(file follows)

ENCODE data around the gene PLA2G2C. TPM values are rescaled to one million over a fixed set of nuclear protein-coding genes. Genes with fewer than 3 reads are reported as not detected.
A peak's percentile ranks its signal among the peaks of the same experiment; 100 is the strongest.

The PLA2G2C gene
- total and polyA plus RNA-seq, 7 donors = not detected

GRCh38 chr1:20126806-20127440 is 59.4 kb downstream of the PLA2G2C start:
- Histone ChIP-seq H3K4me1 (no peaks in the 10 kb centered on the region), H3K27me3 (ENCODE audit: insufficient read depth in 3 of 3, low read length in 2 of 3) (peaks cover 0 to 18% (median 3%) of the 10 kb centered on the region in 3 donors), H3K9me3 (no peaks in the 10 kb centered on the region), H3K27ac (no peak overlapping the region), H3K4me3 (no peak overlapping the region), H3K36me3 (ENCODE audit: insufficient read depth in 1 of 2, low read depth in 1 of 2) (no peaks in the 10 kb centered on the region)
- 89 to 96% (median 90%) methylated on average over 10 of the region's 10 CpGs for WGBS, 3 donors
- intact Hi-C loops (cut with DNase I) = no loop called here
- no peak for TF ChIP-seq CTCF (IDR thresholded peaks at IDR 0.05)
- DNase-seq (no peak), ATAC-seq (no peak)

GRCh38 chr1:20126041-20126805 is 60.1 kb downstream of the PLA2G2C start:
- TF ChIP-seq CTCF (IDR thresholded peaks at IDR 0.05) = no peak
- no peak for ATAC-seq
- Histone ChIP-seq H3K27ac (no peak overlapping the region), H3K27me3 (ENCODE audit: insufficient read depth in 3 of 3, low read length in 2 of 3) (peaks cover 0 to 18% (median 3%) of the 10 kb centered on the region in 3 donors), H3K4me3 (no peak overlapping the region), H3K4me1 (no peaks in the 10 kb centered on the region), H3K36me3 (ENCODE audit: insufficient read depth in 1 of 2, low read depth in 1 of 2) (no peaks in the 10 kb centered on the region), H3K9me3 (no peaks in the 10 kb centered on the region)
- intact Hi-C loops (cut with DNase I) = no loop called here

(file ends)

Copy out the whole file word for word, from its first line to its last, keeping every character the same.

ENCODE data around the gene PLA2G2C. TPM values are rescaled to one million over a fixed set of nuclear protein-coding genes. Genes with fewer than 3 reads are reported as not detected.
A peak's percentile ranks its signal among the peaks of the same experiment; 100 is the strongest.

The PLA2G2C gene
- total and polyA plus RNA-seq, 7 donors = not detected

GRCh38 chr1:20126806-20127440 is 59.4 kb downstream of the PLA2G2C start:
- Histone ChIP-seq H3K4me1 (no peaks in the 10 kb centered on the region), H3K27me3 (ENCODE audit: insufficient read depth in 3 of 3, low read length in 2 of 3) (peaks cover 0 to 18% (median 3%) of the 10 kb centered on the region in 3 donors), H3K9me3 (no peaks in the 10 kb centered on the region), H3K27ac (no peak overlapping the region), H3K4me3 (no peak overlapping the region), H3K36me3 (ENCODE audit: insufficient read depth in 1 of 2, low read depth in 1 of 2) (no peaks in the 10 kb centered on the region)
- 89 to 96% (median 90%) methylated on average over 10 of the region's 10 CpGs for WGBS, 3 donors
- intact Hi-C loops (cut with DNase I) = no loop called here
- no peak for TF ChIP-seq CTCF (IDR thresholded peaks at IDR 0.05)
- DNase-seq (no peak), ATAC-seq (no peak)

GRCh38 chr1:20126041-20126805 is 60.1 kb downstream of the PLA2G2C start:
- TF ChIP-seq CTCF (IDR thresholded peaks at IDR 0.05) = no peak
- no peak for ATAC-seq
- Histone ChIP-seq H3K27ac (no peak overlapping the region), H3K27me3 (ENCODE audit: insufficient read depth in 3 of 3, low read length in 2 of 3) (peaks cover 0 to 18% (median 3%) of the 10 kb centered on the region in 3 donors), H3K4me3 (no peak overlapping the region), H3K4me1 (no peaks in the 10 kb centered on the region), H3K36me3 (ENCODE audit: insufficient read depth in 1 of 2, low read depth in 1 of 2) (no peaks in the 10 kb centered on the region), H3K9me3 (no peaks in the 10 kb centered on the region)
- intact Hi-C loops (cut with DNase I) = no loop called here